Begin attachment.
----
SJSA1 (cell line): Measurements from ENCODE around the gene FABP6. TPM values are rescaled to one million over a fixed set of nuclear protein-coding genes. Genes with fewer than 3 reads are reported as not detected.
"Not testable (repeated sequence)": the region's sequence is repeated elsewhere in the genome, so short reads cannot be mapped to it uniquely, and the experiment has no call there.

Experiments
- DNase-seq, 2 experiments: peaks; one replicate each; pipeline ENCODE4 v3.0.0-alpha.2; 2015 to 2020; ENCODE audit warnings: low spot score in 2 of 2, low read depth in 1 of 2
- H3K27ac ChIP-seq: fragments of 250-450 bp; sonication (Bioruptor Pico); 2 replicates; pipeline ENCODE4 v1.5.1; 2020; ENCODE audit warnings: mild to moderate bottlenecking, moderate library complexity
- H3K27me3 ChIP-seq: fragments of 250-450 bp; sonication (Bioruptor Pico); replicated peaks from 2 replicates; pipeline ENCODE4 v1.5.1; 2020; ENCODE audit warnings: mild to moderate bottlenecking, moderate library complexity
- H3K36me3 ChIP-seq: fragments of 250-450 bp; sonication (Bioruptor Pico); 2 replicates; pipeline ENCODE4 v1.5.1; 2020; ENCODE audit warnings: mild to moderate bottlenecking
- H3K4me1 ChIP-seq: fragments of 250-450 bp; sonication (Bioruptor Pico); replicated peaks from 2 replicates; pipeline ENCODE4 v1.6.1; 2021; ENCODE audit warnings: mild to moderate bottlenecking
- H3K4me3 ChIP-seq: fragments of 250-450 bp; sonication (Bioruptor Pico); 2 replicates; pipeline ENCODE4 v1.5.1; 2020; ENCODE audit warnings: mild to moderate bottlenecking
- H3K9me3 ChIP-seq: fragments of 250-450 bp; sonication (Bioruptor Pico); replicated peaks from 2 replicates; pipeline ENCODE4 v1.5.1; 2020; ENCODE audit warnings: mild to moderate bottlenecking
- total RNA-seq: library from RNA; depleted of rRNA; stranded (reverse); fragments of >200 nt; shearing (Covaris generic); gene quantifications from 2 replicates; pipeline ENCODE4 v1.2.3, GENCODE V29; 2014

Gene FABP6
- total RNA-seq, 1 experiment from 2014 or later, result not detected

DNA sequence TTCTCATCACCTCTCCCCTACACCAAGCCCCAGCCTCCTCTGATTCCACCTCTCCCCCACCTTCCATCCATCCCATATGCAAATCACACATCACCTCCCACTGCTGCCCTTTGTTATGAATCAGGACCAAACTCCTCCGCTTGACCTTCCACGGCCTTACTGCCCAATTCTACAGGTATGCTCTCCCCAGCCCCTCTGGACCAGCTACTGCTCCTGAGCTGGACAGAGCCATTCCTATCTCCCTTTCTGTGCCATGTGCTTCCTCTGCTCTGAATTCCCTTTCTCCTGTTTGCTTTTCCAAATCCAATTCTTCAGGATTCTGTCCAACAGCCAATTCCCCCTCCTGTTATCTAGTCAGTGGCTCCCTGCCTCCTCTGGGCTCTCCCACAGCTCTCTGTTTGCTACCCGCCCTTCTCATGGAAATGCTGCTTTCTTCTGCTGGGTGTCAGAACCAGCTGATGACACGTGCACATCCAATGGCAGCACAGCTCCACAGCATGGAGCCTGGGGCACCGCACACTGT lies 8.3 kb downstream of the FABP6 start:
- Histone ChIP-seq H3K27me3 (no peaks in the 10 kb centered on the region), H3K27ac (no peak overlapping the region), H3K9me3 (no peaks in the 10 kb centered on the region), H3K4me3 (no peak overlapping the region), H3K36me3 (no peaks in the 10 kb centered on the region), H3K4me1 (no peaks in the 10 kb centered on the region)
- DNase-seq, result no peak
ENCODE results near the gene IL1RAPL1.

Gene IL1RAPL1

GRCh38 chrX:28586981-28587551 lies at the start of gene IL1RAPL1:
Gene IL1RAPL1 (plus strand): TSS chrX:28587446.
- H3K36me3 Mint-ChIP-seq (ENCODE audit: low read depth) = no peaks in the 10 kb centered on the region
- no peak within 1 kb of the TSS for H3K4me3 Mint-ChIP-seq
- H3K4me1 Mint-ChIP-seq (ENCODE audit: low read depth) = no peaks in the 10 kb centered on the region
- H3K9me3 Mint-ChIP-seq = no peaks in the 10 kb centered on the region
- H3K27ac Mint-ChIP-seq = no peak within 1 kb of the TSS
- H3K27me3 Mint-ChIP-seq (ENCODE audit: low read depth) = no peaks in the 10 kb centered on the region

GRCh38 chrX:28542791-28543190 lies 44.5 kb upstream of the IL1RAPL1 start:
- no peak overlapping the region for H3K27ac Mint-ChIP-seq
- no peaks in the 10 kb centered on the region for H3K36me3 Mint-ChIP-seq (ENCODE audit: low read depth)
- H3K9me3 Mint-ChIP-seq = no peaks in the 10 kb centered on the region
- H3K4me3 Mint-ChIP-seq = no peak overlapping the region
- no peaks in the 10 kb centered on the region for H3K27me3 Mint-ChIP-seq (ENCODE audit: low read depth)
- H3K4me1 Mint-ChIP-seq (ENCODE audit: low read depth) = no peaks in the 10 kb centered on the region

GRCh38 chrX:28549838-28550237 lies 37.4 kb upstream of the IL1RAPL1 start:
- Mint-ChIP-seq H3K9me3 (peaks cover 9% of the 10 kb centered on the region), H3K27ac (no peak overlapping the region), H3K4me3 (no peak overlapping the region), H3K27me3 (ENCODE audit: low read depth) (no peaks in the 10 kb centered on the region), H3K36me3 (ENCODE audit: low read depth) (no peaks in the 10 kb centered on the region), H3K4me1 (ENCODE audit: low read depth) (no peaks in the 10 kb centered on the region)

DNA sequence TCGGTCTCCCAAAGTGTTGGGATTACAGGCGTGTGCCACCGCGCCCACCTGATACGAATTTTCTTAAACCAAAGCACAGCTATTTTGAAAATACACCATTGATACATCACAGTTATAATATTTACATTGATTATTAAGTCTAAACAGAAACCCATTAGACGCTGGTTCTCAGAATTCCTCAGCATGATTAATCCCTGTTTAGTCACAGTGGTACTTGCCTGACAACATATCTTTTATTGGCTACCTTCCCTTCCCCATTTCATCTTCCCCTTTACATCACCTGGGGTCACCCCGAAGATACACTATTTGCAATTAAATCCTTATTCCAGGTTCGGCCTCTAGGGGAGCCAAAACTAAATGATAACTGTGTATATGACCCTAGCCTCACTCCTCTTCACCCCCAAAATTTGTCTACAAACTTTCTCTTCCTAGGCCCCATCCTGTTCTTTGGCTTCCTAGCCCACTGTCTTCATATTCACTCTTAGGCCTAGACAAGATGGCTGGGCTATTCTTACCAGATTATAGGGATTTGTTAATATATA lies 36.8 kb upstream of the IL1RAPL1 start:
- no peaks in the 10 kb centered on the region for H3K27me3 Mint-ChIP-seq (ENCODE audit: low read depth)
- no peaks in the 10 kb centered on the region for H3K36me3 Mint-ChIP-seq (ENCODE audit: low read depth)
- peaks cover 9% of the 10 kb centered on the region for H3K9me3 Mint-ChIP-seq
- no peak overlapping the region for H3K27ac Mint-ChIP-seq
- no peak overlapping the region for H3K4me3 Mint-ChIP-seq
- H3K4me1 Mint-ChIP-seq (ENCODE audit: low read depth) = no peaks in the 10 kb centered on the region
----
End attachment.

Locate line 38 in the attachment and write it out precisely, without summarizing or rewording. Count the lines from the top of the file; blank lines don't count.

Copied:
- no peaks in the 10 kb centered on the region for H3K36me3 Mint-ChIP-seq (ENCODE audit: low read depth)